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Google and CSMVS museum unveil 3D Printing enabled ‘Future Relics’

Unveil of Future Relics with Mukherjee (Director of CSMVS), BR Pandit (Master Ceramicist), Simon Rein (Program Manager, Google Arts & Culture)

Google Arts & Culture unveiled ten 3D printed ceramic vases with master ceramicist Padma Shri BR Pandit, at the Chhatrapati Shivaji Maharaj Vastu Sangrahalaya (CSMVS) museum in Mumbai, as the final leg of its Future Relics project — the first ever lab experiment in India.

Conceptualized for the ‘India and the World’ exhibition, the ‘Future Relics’ project, in association with Chhatrapati Shivaji Maharaj Vastu Sangrahalaya, was announced in November 2017. Since then, the installation has interacted with thousands of visitors, asking them to react to the question “What object would you like archaeologists 1000 years from now to remember our present-day culture by?” Each word contributed by visitors created a growing collection of digital vases, representing the objects that matter the most to people today. Ten of the most popular keywords now 3D printed on ceramic vases are — Mobile, Car, Computer, Books, Can, Utensils, Spectacles, Plastic, Gold, and Soil, and personify the concept of shared artifacts, created by thousands of diverse voices in Hindi, Marathi and English.

The ten Future Relics: 3D printed in locally made clay, and fired and glazed in traditional process

Designed digitally, 3D printed using customized technology, and glazed by Padma Shri Brahmdeo Ram Pandit, one of India’s leading master craftsman of ceramics, the finished vases, truly blends ancient craft and modern technology to build relics for the future.

Speaking about the unique collaboration and Google’s first lab experiment in India, Simon Rein, Program Manager of Google Arts & Culture said, “We are proud to be part of the landmark exhibition with CSMVS. The idea was to engage with the visitors directly through an interactive installation about how they want our everyday culture today to be remembered in the future. Being able to work with a distinguished ceramic artist Shri BR Panditji, we are really happy to see the culmination of this project in the form of physical artefacts, that will now be preserved by the museum. It’s a time capsule drawing upon both technological innovation and a highest form of traditional craftsmanship.”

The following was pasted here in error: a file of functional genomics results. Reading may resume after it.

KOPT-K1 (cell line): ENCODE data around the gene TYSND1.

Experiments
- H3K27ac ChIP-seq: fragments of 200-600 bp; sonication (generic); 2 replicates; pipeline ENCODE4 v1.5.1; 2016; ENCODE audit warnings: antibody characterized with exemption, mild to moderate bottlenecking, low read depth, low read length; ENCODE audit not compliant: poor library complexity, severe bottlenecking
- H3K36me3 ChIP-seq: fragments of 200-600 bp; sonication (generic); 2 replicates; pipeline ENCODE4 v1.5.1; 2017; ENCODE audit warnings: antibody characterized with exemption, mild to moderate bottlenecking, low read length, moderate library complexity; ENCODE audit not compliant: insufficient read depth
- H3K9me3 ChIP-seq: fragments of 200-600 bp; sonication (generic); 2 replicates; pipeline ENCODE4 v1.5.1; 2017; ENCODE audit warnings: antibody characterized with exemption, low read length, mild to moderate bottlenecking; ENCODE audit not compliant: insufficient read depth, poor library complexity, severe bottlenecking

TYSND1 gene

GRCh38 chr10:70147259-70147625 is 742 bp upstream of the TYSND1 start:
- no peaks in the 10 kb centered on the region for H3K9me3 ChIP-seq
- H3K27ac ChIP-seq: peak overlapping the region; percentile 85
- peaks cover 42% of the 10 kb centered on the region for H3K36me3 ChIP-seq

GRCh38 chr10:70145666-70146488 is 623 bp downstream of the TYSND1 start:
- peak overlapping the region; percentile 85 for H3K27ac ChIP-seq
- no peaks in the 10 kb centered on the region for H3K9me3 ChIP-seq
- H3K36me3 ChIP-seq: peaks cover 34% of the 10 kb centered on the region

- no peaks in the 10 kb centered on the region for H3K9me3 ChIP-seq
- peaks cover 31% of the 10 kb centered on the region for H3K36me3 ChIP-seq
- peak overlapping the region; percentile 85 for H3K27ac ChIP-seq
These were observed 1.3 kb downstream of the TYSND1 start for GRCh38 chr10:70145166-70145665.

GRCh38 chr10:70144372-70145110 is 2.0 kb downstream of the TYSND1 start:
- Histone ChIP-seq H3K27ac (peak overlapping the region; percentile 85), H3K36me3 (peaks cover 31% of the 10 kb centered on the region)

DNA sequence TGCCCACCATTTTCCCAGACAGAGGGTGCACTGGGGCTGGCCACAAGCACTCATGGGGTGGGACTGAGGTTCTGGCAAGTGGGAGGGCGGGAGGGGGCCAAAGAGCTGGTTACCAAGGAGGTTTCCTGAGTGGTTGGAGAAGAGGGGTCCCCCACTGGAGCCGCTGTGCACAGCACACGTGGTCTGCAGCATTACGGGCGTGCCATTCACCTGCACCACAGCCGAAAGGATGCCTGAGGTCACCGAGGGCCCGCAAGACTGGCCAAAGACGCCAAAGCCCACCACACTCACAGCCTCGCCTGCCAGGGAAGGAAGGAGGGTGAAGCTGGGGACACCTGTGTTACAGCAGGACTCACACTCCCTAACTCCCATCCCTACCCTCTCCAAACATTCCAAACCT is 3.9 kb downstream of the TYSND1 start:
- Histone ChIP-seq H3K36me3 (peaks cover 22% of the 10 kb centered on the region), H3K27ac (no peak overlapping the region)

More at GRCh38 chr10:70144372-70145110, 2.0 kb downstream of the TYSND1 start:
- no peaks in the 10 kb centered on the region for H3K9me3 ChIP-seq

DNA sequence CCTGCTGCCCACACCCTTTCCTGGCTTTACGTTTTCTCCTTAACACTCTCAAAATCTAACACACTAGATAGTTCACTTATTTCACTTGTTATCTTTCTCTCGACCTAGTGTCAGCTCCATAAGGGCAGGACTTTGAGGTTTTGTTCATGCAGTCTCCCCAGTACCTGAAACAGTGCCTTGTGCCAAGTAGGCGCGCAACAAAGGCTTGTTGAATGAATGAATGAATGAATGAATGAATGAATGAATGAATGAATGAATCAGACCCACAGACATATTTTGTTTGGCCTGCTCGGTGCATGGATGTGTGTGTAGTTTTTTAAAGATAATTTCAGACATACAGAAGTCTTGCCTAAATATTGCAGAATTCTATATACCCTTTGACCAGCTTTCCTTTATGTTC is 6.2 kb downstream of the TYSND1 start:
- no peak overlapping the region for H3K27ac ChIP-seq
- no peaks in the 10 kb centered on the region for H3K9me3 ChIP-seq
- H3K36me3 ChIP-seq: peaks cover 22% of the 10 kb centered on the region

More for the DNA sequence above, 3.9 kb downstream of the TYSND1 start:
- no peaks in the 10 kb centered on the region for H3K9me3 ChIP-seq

Sabyasachi Mukherjee, Director of CSMVS said, “We are happy that this initiative ‘Future Relics’ in collaboration with Google Arts and Culture was part of our landmark exhibition ‘India and the World: A History in Nine Stories’. While it integrated a fun digital element into the exhibition for visitors to enjoy, it was also crucial in documenting opinions of the public on what they considered to be objects that represent our present-day culture, that archaeologists a thousand years later might study and interpret. 3D printing these words on pots which were brilliantly designed by Emerging Objects and our very own ceramic maestro Shri. B.R. Pandit have not only added an extremely pleasing visual dimension to this experiment but it also tells the interesting story of how technology has progressed from handmade pots to digitally ‘printed’ ones. We thank Google Arts & Culture for gifting them to the Museum and making them and this exhibition a legacy for the future generations.”

Padma Shri BR Pandit, Ceramic Artist shared, “We are very happy to be engaged in a project where cutting-edge future technology is married perfectly with the contemporary glazing style and traditional kiln firing process. This is definitely pushing the ability of artistic creation! It is very interesting that CSMVS museum is the common ground where this collaboration between Google Arts & Culture happened, as you can see these future relics being displayed in the very same place where the past and centuries-old pottery made in the traditional style of wheel work is seen. I thank Google Arts & Culture for this opportunity.”

The Future Relics project was developed at the Google Arts & Cultural Lab, which brings artists and engineers together to explore new ways to experience art, and experiment with art and technology. The Lab is part of Google Arts & Culture, a new, immersive way to experience art, history, culture and wonders of the world.

Since its inception, Google Arts & Culture has partnered with more than 1700 institutions globally, giving a platform to more than 6 million photos, videos, manuscripts and other documents of art, culture and history.  In India, Google Arts & Culture has partnered with over 50 cultural institutions to bring digital exhibits capturing India’s rich culture and art exhibits with over 250 national monuments from World Heritage Sites. Users all around the world can explore these on Google Art and Culture website and mobile app for free.

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